Chimmuwa is a part of Borderline Collective in Mae Sot. The group was founded by Sylvia, who has many years of experience from various NGO projects, and Nor Nor, who is the group’s designer. The purpose of Chimmuwa is to create job opportunities for young refugee and migrant women from Myanmar. These women often have difficulties finding employment and thus have a high risk of being exploited in poorly paid jobs or as victims of trafficking.
At Chimmuwa, the women are trained in sewing and other handicraft skills in the beautiful workshop, which is located a short drive from the center of Mae Sot. The women are offered a meaningful job for a decent salary in a safe environment. They also receive training in design and product development, and they learn how to make the entire product from drawing the pattern to stitching everything together. In this way, the women get professional pride as well as the courage to come up with their own ideas and think creatively.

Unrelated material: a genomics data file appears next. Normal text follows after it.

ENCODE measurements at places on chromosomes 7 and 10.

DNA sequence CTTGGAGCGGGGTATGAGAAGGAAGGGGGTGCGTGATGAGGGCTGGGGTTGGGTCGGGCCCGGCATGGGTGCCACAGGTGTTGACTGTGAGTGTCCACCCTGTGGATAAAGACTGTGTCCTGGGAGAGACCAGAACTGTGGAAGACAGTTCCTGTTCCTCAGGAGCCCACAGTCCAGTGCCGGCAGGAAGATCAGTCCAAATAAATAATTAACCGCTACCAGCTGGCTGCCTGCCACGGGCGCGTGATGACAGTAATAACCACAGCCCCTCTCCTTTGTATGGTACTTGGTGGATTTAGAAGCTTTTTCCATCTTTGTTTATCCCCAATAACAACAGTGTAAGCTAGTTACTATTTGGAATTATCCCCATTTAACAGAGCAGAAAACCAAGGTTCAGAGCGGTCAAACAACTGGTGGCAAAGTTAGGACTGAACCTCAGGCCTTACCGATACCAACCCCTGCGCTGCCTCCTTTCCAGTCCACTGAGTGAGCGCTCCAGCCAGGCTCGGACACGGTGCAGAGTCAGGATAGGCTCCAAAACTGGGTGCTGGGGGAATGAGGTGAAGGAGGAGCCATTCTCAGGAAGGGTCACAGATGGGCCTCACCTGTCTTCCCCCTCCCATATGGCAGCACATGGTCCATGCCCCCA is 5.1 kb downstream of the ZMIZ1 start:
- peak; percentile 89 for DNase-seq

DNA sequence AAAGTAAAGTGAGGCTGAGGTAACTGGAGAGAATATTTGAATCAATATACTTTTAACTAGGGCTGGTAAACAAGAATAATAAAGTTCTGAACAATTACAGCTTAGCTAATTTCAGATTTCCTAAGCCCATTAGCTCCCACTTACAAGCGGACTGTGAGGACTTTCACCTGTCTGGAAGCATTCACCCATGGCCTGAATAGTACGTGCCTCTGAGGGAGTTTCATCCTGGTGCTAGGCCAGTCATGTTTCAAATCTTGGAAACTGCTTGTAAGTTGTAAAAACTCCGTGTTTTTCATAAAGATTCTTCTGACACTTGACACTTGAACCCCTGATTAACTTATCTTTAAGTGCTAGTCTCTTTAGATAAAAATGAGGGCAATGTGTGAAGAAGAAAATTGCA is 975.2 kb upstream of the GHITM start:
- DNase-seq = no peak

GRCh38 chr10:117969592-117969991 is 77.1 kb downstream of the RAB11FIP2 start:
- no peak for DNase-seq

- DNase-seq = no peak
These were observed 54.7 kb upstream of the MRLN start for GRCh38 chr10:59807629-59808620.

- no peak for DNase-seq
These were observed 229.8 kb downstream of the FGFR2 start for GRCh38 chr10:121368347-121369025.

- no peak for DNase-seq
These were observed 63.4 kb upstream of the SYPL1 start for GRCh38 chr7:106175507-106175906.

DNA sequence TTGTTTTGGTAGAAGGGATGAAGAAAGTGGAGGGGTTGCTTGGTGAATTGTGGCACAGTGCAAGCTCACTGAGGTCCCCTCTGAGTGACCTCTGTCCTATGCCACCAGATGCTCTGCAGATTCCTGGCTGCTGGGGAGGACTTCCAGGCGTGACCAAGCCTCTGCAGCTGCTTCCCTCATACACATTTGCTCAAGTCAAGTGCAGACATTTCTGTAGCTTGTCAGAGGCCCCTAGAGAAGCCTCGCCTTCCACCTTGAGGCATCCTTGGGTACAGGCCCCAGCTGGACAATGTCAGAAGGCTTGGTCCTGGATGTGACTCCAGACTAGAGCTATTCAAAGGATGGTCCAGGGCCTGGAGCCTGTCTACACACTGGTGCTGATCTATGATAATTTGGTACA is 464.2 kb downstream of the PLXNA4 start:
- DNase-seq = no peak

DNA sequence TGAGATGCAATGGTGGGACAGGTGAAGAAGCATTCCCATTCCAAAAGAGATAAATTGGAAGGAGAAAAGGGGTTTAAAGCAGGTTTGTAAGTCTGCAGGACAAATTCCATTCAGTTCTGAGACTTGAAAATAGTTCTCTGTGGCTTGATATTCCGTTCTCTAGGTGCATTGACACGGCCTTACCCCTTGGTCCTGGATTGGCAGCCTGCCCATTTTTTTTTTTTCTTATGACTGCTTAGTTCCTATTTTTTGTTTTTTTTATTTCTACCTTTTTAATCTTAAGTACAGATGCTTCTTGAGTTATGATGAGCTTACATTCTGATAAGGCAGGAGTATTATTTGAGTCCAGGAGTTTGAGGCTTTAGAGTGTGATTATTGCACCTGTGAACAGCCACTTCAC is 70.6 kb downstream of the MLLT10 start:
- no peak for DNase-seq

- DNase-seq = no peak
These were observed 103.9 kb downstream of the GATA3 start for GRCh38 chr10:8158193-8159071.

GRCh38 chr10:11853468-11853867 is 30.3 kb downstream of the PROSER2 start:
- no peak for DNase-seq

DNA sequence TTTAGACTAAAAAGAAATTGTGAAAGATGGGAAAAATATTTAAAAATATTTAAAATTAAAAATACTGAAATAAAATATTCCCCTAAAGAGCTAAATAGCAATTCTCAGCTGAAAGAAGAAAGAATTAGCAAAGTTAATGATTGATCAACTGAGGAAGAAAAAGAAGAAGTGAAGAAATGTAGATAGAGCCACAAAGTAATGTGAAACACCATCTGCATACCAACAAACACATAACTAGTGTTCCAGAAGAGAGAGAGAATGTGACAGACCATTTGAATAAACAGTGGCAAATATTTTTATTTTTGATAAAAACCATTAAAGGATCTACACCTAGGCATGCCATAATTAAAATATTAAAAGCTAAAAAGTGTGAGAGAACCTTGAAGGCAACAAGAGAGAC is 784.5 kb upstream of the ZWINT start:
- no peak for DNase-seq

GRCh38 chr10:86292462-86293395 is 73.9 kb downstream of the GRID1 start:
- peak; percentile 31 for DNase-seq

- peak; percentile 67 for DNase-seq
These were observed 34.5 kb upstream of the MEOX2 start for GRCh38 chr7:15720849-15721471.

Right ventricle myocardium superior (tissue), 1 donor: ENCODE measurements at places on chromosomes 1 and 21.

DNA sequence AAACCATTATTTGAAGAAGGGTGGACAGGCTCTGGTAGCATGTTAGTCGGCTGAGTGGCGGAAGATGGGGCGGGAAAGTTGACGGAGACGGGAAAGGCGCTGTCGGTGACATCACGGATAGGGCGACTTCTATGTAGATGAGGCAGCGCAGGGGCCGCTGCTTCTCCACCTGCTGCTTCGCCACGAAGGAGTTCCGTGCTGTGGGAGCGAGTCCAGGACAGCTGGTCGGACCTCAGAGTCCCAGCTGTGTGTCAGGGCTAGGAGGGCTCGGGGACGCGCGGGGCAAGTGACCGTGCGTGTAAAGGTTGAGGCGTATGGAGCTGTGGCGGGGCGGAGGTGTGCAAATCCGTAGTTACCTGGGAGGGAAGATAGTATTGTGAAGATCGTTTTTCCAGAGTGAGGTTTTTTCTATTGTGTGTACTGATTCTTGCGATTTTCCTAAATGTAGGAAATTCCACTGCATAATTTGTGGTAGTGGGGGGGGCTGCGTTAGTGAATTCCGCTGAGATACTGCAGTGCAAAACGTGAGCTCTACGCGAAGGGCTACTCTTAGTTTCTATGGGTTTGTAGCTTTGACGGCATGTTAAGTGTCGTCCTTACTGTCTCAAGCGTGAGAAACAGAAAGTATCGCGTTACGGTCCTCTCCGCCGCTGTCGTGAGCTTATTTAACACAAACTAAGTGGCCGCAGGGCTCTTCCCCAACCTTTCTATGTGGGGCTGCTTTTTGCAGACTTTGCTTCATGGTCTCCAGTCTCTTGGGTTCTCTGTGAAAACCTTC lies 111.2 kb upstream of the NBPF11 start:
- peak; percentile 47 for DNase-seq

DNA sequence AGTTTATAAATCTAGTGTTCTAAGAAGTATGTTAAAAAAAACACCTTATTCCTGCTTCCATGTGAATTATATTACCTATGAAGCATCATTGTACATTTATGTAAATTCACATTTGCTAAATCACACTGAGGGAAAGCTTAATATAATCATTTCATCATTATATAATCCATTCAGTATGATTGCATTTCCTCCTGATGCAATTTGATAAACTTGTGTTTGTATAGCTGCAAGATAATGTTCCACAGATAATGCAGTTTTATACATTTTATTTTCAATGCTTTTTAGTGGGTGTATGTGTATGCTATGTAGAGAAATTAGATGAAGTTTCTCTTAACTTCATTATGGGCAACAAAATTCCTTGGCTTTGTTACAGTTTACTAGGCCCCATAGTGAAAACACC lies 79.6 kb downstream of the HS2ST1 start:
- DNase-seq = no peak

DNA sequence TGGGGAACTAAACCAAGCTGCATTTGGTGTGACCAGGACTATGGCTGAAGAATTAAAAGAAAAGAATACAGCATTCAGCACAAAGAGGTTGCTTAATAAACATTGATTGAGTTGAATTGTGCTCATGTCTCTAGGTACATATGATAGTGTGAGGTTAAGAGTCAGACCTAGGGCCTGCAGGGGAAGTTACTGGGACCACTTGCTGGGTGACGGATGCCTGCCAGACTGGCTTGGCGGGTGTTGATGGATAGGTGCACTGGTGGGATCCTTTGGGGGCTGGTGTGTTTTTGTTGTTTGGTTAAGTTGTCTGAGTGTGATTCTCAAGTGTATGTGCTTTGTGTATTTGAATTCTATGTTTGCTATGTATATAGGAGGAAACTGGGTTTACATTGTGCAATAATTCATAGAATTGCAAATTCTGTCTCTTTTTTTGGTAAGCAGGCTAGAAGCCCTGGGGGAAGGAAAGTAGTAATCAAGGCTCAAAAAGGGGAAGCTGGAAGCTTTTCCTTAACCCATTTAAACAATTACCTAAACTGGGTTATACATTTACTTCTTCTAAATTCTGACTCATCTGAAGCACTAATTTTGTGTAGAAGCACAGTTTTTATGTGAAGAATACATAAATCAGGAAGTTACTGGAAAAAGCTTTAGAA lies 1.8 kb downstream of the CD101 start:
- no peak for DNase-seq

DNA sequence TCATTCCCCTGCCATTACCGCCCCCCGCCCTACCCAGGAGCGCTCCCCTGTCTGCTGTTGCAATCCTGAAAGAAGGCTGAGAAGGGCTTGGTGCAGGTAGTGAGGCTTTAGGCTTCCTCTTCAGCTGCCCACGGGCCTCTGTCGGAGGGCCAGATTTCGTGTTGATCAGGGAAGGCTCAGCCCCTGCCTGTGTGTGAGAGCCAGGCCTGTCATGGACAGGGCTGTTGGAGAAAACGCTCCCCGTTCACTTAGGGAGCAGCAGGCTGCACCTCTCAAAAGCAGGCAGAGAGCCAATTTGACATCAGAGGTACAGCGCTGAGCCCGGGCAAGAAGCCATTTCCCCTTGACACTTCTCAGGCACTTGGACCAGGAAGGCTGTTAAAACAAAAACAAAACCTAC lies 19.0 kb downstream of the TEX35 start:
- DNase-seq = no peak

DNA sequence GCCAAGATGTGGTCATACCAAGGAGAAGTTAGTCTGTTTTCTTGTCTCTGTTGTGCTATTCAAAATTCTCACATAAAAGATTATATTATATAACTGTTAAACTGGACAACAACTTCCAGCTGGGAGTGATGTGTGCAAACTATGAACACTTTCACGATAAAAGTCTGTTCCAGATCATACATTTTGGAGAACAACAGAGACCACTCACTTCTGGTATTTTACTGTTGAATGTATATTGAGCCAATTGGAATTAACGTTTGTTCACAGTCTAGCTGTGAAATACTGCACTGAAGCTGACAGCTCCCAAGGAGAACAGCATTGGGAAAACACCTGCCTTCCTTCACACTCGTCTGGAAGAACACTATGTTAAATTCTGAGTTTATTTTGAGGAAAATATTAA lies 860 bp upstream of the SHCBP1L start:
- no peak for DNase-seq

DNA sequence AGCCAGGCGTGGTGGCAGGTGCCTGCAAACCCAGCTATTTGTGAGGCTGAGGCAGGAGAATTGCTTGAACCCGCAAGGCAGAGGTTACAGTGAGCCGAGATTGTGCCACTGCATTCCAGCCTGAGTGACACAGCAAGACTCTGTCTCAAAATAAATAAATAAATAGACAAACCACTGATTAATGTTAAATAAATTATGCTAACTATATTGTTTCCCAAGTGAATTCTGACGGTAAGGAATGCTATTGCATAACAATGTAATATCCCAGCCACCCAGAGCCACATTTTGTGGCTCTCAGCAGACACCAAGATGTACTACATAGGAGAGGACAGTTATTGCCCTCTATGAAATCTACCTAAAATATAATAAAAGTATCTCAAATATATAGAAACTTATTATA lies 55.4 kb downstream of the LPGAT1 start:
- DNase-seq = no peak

At the Borderline Shop, Chimmuwa sells beautiful bags and scarves made from hand-woven cotton. The cotton fabric is purchased from the Karen people in the small tribal communities found along the border between northern Thailand and Myanmar. Some communities grow the cotton, which is then spun and dyed with natural dyes from leaves, flowers and roots. Thereafter, the cotton yarn is typically sold to other villages in exchange for rice and other necessities, and tribes that specialize in weaving then transforms the yarn into beautiful patterns.
Sylvia also buys dyed cotton yarn directly from some of the villages and then transports the yarn to a refugee camp far up in northern Thailand. Here, Shan people weavers turn the yarn into gorgeous cotton fabric, which Sylvia later buys back to Chimmuwa and Borderline Collective.
When purchasing handwoven cotton fabric from the Karen people, Chimmuwa helps preserve the traditional weaving culture, which is in danger of disappearing, and in the video below, Sylvia tells more about the enormous amount of work that lies behind the manufacture of the hand-woven cotton fabric: